It is no coincidence that Fashion Designers eventually, once recognised as a ‘Designer Luxury Brand’, merge into interior design beginning with stylising and décor products. The super luxury homes of London will be adorned with the most exquisite bed throws of mink, backed onto richly woven Burberry fabric and wallcoverings in a heavily damask print from Roberto Cavalli.
These luxurious items are décor, they are not interior design although some fashion models have also added their names to design properties such as ‘Kate Moss in the Cotswolds for Yoo Developments’ and even Bulgari in Knightsbridge adding the jewellers name to the five-star hotel; The Bulgari. Where does this leave interior design? It demonstrates how much value society at the luxury end of the market place on a designer of interiors. I have been looking around the super apartments in London and seeing the names of well-known manufacturers to the design profession internally, but perhaps less so to buyers.
Interior design companies are also a luxury, those that are best-known have clients who don’t want to share them, so the cream of interior design quality is less known than perhaps they could be. This year I want to focus on the designs of some of the best at the top end, as well as featuring some fast and simple ways to achieve a ‘designer quick fix’ if you are preparing to sell your property so that you can show the potential of a property in need of refurbishment to potential buyers looking for a challenge which can be easily moulded for personal tastes.
The benefit of interior design is that it travels well, it lasts a long time and it is nimble enough to address all budgets, just like fashion! London is the city of design, it is where everyone wants to be so, watch this space for the year ahead as we bring you ideas, trends, products and tips for London property design.
Forget the one colour emulsion throughout the property, it’s time to be bold. Make a statement with colour. Warmth works. Knowing which colours will work in a small space as well as a large area is essential – the SBID Colour Council will be revealing its diverse and adaptable colour pallet for 2019 within the coming month to give you industry-informed and expertly-selected colour recommendations to achieve versatility in your upcoming projects.
Written by Dr Vanessa Brady OBE. Award-winning Interior Designer, CEO & Founder of the Society of British and International Design
Click here to discover more about the SBID Colour Council
(Images by Design Studio of Yuriy Zimenko)
It has recently been difficult to escape the current high profile trend for fashion brands to enter the homewares market. From Dior to Zara, the high street and the luxury boulevards are showcasing textiles, accessories and furniture alongside jackets, shoes and skirts. The integration of the home divisions of these globally recognised marques is tremendously variable in terms of the level of connection to the DNA of the brand. Much like fashion, the addition of a badge or logo to a simple shape or silhouette may be the only distinguishing feature of a brands influence. The best known names in the industry, those with a heritage of over twenty years or so have established a precedent of ready made “trend” or “taste” simply by the addition of the brand to an interior. Fashion is a fast paced, transient and reactive sector whereas furniture has traditionally been firmly rooted in heritage, time and to a certain extent, craft. The speed of change in the fashion marketplace is greater than ever before and the homewares sector has had to raise its’ game to keep up.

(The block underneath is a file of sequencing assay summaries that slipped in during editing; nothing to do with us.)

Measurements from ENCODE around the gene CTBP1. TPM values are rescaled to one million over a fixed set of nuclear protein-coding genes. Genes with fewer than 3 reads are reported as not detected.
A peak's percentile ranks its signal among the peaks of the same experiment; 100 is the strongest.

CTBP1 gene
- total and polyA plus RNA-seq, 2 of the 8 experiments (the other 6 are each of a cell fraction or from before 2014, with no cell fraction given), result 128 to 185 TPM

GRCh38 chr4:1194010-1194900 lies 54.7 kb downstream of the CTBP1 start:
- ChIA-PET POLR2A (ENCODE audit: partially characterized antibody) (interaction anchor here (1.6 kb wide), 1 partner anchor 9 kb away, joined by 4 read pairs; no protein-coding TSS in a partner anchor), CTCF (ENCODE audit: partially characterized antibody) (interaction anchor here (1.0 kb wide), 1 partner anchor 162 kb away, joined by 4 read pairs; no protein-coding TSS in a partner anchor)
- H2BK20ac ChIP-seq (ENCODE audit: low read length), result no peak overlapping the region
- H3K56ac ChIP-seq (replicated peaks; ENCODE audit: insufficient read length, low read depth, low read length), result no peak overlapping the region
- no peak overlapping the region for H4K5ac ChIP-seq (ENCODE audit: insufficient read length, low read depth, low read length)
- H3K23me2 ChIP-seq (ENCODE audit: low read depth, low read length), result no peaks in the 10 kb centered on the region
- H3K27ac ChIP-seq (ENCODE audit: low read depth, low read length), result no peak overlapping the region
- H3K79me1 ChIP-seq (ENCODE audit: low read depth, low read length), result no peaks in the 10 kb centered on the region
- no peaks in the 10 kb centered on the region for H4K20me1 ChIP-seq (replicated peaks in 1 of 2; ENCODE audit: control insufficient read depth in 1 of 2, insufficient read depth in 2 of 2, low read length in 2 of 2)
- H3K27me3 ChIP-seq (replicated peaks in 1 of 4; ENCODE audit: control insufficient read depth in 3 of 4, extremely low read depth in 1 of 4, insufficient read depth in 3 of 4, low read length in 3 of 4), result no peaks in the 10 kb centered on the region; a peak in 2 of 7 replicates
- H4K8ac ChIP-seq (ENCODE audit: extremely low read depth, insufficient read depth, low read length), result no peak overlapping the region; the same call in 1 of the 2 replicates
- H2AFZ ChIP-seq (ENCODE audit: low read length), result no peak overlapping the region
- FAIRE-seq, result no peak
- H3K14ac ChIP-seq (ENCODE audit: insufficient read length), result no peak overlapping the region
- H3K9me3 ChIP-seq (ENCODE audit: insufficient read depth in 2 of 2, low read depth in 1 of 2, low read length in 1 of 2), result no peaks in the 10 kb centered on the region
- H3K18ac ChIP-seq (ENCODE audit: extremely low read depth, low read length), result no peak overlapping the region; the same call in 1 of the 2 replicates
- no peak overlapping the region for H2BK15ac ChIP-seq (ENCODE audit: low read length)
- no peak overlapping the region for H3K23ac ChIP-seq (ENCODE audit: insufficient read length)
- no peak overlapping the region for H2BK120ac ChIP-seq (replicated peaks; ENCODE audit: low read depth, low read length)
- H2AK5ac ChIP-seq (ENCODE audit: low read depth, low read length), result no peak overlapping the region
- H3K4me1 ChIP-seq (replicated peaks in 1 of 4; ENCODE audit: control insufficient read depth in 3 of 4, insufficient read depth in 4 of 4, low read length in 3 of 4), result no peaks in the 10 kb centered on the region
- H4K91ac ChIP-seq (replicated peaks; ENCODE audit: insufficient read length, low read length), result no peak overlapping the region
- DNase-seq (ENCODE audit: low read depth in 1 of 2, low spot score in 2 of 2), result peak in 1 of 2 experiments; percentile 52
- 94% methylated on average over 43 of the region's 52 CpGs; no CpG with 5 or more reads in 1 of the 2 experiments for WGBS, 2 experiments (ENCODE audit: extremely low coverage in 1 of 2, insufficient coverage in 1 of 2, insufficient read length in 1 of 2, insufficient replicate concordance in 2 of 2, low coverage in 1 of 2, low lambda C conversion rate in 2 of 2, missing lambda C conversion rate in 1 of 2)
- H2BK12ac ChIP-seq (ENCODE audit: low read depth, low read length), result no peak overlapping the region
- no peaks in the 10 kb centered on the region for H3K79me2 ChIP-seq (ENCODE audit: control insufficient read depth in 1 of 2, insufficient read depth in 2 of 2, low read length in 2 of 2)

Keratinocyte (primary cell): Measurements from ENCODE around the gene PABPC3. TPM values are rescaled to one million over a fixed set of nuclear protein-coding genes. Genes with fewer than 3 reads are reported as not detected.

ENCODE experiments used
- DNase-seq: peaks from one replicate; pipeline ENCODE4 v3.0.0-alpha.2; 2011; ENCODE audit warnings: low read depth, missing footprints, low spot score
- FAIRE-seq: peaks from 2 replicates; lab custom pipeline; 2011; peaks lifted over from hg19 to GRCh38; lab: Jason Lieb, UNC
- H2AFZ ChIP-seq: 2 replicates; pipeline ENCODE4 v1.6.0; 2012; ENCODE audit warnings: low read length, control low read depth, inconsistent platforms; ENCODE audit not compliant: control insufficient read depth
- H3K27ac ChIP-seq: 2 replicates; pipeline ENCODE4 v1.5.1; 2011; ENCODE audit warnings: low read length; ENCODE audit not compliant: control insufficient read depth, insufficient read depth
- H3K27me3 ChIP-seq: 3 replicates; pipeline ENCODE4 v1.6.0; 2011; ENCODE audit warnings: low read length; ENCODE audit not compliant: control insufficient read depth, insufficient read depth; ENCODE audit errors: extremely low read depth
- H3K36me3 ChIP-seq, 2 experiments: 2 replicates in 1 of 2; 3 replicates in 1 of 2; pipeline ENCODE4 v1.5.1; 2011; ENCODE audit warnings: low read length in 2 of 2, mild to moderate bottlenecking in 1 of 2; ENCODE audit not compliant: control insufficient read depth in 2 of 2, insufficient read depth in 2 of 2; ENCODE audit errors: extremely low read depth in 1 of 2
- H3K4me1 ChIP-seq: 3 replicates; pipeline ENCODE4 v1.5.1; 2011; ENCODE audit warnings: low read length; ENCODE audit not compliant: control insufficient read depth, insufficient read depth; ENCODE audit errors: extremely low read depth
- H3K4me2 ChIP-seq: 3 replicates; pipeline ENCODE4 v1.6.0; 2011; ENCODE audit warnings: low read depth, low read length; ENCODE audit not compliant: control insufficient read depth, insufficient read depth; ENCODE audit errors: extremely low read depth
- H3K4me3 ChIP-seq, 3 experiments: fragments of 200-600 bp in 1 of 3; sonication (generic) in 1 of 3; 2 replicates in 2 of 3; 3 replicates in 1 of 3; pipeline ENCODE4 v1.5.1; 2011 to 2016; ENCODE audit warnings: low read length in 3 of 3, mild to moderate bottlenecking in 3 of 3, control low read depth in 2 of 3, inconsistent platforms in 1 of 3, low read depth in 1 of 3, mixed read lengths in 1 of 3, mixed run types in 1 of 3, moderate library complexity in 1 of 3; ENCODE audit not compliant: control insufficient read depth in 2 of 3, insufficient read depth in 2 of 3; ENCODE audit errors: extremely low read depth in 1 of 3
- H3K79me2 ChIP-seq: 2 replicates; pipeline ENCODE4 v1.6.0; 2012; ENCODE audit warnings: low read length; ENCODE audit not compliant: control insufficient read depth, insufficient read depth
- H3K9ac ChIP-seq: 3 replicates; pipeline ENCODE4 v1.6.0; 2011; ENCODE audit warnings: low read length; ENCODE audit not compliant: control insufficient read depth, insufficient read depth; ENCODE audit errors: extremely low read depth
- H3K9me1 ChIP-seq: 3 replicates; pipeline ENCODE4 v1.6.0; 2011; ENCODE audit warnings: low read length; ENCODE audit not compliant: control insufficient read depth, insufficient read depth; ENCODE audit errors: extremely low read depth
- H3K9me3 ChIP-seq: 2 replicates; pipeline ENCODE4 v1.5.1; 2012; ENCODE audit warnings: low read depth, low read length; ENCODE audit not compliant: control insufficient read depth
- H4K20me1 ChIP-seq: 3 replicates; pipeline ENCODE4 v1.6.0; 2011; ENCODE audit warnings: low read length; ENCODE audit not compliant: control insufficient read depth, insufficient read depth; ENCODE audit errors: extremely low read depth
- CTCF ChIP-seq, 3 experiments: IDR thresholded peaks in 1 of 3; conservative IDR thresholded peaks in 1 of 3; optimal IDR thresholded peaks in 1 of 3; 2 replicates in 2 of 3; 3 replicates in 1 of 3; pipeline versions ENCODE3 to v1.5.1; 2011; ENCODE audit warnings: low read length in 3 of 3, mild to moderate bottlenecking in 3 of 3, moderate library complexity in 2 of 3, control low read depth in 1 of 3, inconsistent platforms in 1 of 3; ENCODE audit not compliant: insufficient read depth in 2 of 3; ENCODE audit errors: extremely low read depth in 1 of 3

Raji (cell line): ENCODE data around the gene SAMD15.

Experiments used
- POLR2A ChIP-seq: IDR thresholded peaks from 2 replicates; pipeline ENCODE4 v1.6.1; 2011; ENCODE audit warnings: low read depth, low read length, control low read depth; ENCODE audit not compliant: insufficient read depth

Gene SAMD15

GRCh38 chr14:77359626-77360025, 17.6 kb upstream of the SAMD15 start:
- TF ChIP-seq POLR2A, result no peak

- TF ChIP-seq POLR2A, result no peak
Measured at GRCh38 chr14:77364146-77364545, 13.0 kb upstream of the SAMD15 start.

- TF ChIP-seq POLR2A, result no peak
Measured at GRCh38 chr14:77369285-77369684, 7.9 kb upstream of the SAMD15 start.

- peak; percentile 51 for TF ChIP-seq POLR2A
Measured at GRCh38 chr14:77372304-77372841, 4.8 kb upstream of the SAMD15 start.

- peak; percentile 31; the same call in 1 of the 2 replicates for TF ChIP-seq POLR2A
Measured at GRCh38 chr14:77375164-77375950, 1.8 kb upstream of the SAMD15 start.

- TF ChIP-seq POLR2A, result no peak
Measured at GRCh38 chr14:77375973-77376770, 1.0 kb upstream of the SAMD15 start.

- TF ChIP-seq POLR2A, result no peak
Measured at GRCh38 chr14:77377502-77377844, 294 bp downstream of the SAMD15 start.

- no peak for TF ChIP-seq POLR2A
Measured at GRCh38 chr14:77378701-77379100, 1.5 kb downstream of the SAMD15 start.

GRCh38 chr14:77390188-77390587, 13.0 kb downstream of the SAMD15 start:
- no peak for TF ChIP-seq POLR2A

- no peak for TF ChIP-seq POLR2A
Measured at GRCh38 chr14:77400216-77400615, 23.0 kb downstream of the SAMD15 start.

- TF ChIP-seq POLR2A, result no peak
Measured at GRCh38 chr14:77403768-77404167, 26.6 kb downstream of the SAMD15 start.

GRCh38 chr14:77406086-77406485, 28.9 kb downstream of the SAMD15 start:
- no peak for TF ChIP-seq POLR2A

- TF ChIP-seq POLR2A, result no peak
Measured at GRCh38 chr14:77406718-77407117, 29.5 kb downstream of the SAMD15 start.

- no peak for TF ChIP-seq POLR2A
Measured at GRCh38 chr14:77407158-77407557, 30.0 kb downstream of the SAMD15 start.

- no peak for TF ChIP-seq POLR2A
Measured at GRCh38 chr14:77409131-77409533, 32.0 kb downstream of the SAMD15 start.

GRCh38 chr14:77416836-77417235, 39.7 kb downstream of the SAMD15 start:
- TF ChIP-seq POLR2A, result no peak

Changes in technology, the supply chain and distribution have allowed the interiors market to become more in tune with the cycles of the fashion world and this is where the newest additions to the list are beginning to take advantage. The major barometer of the interiors market comes every April in Milan at the Salone del Mobile. There may be bigger shows in terms of sq ft in the USA but in terms of fashion and trends in the industry, Milan is still the overarching benchmark. The number of high end luxury fashion brands working either directly with or in association with manufacturers is steadily growing. Certain furniture manufacturers have also even taken their leads from the fashion industry and re-branded using the same methodologies as clothing brands